Ferry, R. (Updated 2010 April 27). Polycystic Ovarian Syndrome. eMedicine [On-line information]. Available online at http://emedicine.medscape.com/article/924698-overview. Accessed January 2011.

Meikle, W. and Roberts, W. (Updated 2010 June). Polycystic Ovarian Syndrome. ARUP Consult [On-line information]. Available online at http://www.arupconsult.com/Topics/PCOS.html. Accessed January 2011.

Mayo Clinic Staff (Updated 2009 December 8). Polycystic Ovarian Syndrome. MayoClinic.com [On-line information]. Available online at http://www.mayoclinic.com/health/polycystic-ovary-syndrome/DS00423. Accessed January 2011.

Moran, L. et. al. (2010 March 11). Polycystic Ovary Syndrome and Weight Management. Medscape Today from Women’s Health. 2010;6(2):271-283. [On-line information]. Available online at http://www.medscape.com/viewarticle/717899. Accessed January 2011.

Pinkerton, J. (Revised 2010 January). Polycystic Ovary Syndrome (Hyperandrogenic Chronic Anovulation). Merck Manual for Healthcare Professionals [On-line information]. Available online at http://www.merckmanuals.com/professional/sec18/ch244/ch244e.html. Accessed January 2011.

Eisenberg, E. (2010 March 17). Polycystic Ovary Syndrome (PCOS), Frequently Asked Questions. National Women’s Health Information Center [On-line information]. Available online at http://womenshealth.gov/faq/polycystic-ovary-syndrome.cfm. Accessed September 2010.

Storck, S. (Updated 2010 March 31). Polycystic ovary syndrome. MedlinePlus Medical Encyclopedia [On-line information]. Available online at http://www.nlm.nih.gov/medlineplus/ency/article/000369.htm. Accessed September 2010.

(Updated 2009 September 4). Polycystic Ovarian Syndrome. eMedicine [On-line information]. Available online at http://emedicine.medscape.com/article/256806-overview. Accessed September 2010.

Cahill, D. Polycystic ovary syndrome (PCOS). Netdoctor. Available online at http://www.netdoctor.co.uk/womenshealth/facts/pcos.htm. Accessed September 2010.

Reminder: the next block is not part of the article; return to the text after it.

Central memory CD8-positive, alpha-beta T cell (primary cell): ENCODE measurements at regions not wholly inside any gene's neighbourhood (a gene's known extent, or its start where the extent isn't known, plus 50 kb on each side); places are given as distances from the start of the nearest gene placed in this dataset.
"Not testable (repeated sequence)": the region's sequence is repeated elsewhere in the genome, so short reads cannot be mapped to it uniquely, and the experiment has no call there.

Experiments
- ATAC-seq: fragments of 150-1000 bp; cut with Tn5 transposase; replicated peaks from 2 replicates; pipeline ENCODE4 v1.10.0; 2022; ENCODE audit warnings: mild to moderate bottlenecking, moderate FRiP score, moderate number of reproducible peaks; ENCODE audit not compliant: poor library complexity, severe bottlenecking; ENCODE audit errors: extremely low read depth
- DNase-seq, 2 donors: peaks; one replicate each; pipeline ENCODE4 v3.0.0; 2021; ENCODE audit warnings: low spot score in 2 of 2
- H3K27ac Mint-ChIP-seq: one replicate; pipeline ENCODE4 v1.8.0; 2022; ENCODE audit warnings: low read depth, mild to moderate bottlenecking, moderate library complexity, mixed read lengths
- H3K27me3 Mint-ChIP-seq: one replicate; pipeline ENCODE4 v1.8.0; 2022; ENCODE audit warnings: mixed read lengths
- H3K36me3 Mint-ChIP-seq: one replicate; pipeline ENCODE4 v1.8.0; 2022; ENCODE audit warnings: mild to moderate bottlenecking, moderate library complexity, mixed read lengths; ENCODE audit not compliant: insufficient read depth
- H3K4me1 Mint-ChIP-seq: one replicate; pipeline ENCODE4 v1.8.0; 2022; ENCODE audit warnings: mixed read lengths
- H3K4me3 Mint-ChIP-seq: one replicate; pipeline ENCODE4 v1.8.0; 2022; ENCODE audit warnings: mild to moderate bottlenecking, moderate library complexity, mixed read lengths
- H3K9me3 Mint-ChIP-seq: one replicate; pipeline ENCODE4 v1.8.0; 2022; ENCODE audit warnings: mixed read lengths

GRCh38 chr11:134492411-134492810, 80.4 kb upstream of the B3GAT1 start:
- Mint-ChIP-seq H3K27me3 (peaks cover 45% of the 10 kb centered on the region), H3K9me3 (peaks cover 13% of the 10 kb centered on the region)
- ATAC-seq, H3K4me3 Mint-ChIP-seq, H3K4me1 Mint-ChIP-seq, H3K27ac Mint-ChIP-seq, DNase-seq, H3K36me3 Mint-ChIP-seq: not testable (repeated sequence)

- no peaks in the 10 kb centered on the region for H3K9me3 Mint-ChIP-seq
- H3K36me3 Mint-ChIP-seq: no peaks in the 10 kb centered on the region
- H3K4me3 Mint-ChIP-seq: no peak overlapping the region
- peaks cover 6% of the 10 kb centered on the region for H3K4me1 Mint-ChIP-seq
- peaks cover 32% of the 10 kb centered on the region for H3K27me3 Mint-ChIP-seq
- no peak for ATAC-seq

Azziz R, Carmina E, Dewailly D, et. Al. The Androgen Excess and PCOS Society criteria for the polycystic ovary syndrome: the complete task force report. Fertility and Sterility 91:456-488, 2009. Available online through http://www.ae-society.org/

(September 3, 2014) Mayo Clinic. Diseases and Conditions. Polycystic ovary syndrome (PCOS). Available online at http://www.mayoclinic.org/diseases-conditions/pcos/basics/definition/con-20028841 through http://www.mayoclinic.org. Accessed April 2015.

Sheehan, Michael T., 2004. Polycystic Ovarian Syndrome: Diagnosis and Management. Clinical Medicine and Research. Available online at http://www.ncbi.nlm.nih.gov/pmc/articles/PMC1069067/ through http://www.ncbi.nlm.nih.gov. Accessed April 2015.

The American College of Obstetricians and Gynecologists. Polycystic Ovary Syndrome FAQ. Available online at http://www.acog.org/~/media/For%20Patients/faq121.pdf through http://www.acog.org. Accessed April 2015.

Gambineri A., et. al. Feb 2004. Clinical Endocrinology. Available online at http://www.ncbi.nlm.nih.gov/pubmed/14725687 through http://www.ncbi.nlm.nih.gov/pubmed. Accessed April 2015.

(October 8, 2014) Diane E. Judge. A Guide to Polycystic Ovary Syndrome. JournalWatch. Available online at http://www.jwatch.org/na35848/2014/10/08/guide-polycystic-ovary-syndrome?query=etoc_jwwomen through http://www.jwatch.org. Accessed April 2015.

(October 8, 2014) Robert L. Barbieri. Polycystic Ovary Syndrome: Diagnosis and Management. JournalWatch. Available online at http://www.jwatch.org/na35755/2014/10/08/polycystic-ovary-syndrome-diagnosis-and-management?query=etoc_jwwomen through http://www.jwatch.org. Accessed April 2015.

(Updated Sep 29, 2014) Lucidi R. Polycystic Ovarian Syndrome. Medscape Reference. Available online at http://emedicine.medscape.com/article/256806-overview#a0101 through http://emedicine.medscape.com. Accessed April 2015.

(November 04, 2013) Jenni Laidman. PCOS: Endocrine Society Issues New Guidelines. Medscape Medical News. Available online at http://www.medscape.com/viewarticle/813810. Accessed April 2014.

(May 2013) Meriggiola C, Zamah M. PCOS. Hormone Health Network. Available online at http://www.hormone.org/diseases-and-conditions/womens-health/polycystic-ovary-syndrome. Accessed April 2014.

(Reviewed May 2013) Eunice Kennedy Shriver National Institute of Child Health & Human Development. Does PCOS affect pregnancy? Available online at http://www.nichd.nih.gov/health/topics/PCOS/conditioninfo/Pages/pregnancy.aspx. Accessed April 2015.